Many eco-minded homeowners are well aware of low-flow toilets, which work just like traditional toilets but use less water per flush. While low-flow toilets serve as an effective way to reduce your family's environmental impact, composting toilets take efficiency and water conservation to a whole new level. Are you curious to see if this toilet technology is right for your family? Read on to learn more.
How Composting Toilets Work
Common in recreational vehicle parks and rural settings, composting toilets are now making their way into the home. Instead of simply using water to flush waste via a commercial sewer system or into a septic field outside the home, these toilets collect waste and break it down into a form of compost that may be used in some gardening settings. Homeowners simply add sawdust or a similar bulking agent to the system, then allow the toilet's built-in mechanism to break down the waste. The finished compost must be removed every two to twelve months.
Standard toilets use a whopping 1.6 gallons of water per flush. If you're uncomfortable of the idea of flushing so much clean water, you may prefer a composting toilet, which uses little to no water to tackle waste. These toilets are also an ideal solution in remote areas, such as a hunting cabin or rural home without access to municipal water and sewer services. Finally, because composting toilets compost waste on site, they don't require all the energy that typically goes into water treatment in large municipal plants.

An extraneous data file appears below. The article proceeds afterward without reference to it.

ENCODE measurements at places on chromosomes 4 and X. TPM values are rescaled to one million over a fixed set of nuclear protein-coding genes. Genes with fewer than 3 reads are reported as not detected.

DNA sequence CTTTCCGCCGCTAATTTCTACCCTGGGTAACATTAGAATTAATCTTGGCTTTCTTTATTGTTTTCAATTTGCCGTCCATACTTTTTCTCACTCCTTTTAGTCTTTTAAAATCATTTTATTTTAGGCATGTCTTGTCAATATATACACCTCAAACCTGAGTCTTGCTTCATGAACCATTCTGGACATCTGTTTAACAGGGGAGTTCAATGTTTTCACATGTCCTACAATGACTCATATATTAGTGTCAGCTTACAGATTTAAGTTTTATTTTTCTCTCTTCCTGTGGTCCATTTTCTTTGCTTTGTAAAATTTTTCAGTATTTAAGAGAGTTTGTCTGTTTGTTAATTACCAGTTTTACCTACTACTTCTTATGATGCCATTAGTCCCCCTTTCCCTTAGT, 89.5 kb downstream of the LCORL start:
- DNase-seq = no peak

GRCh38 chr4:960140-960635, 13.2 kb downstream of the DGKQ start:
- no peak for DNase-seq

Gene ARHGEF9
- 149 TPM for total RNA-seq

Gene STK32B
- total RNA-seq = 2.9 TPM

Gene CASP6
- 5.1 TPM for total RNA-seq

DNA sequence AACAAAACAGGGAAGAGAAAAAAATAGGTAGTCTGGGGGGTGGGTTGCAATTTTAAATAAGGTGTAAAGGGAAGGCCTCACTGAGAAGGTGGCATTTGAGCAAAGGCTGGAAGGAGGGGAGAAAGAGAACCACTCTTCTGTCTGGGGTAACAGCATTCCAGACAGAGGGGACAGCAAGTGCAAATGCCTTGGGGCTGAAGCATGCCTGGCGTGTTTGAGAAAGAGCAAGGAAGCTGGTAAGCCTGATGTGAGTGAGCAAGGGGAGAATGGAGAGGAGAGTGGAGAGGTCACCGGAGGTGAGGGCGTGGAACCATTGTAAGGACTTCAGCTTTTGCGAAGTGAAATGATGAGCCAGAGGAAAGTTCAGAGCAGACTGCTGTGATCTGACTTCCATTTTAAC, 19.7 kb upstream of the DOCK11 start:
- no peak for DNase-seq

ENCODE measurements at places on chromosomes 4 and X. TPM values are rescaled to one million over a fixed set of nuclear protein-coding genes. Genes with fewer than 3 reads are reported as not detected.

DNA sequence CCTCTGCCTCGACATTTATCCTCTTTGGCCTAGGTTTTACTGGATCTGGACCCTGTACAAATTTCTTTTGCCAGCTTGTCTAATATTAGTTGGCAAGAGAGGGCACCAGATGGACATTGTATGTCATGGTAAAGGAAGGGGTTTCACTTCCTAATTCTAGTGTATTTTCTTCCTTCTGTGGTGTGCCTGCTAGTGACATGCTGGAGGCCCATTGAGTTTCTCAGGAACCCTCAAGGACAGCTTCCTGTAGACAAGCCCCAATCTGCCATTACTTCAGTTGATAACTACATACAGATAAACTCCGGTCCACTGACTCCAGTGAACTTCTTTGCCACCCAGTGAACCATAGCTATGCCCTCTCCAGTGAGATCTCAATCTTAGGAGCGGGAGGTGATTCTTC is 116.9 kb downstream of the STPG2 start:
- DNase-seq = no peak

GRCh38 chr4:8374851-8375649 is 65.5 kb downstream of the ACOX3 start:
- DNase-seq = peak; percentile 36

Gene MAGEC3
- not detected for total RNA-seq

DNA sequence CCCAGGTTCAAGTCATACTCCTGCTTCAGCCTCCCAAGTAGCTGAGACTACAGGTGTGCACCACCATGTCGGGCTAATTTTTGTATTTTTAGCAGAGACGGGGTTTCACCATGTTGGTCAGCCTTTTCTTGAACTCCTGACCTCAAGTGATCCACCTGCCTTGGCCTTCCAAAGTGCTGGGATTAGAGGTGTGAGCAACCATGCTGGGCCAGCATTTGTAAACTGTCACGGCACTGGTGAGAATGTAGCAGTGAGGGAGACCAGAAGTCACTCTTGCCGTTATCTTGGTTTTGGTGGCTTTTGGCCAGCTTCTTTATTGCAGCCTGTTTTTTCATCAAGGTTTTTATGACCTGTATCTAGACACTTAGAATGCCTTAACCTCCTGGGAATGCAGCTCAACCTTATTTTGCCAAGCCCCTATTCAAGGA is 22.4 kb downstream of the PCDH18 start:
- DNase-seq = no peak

While most toilets allow you to simply flush waste and forget it, composting units require routine maintenance. You'll need to add bulking agents and chemicals to aid the composting process, and remove waste regularly to free of space for further use. Keep in mind that if something goes wrong with your composting toilet, getting it running again could be beyond the scope of a local plumbing repair company, and may require you to call in a specialist.
If you decide that a composting toilet is right for your family, take the time to research your choice carefully. Depending on the law in your area, you may not be able to use a composting toilet as your only toilet, and may have to supplement with a standard flush toilet. It's also important to check laws on how you can legally use the compost from these toilets in your area; while some codes allow you to use it in your garden or bury it on your property, others require you to have it disposed of off-site, which means paying a septic company to remove the compost. If you are interested in a composting toilet, contact a plumber such as Eddie B Plumbing.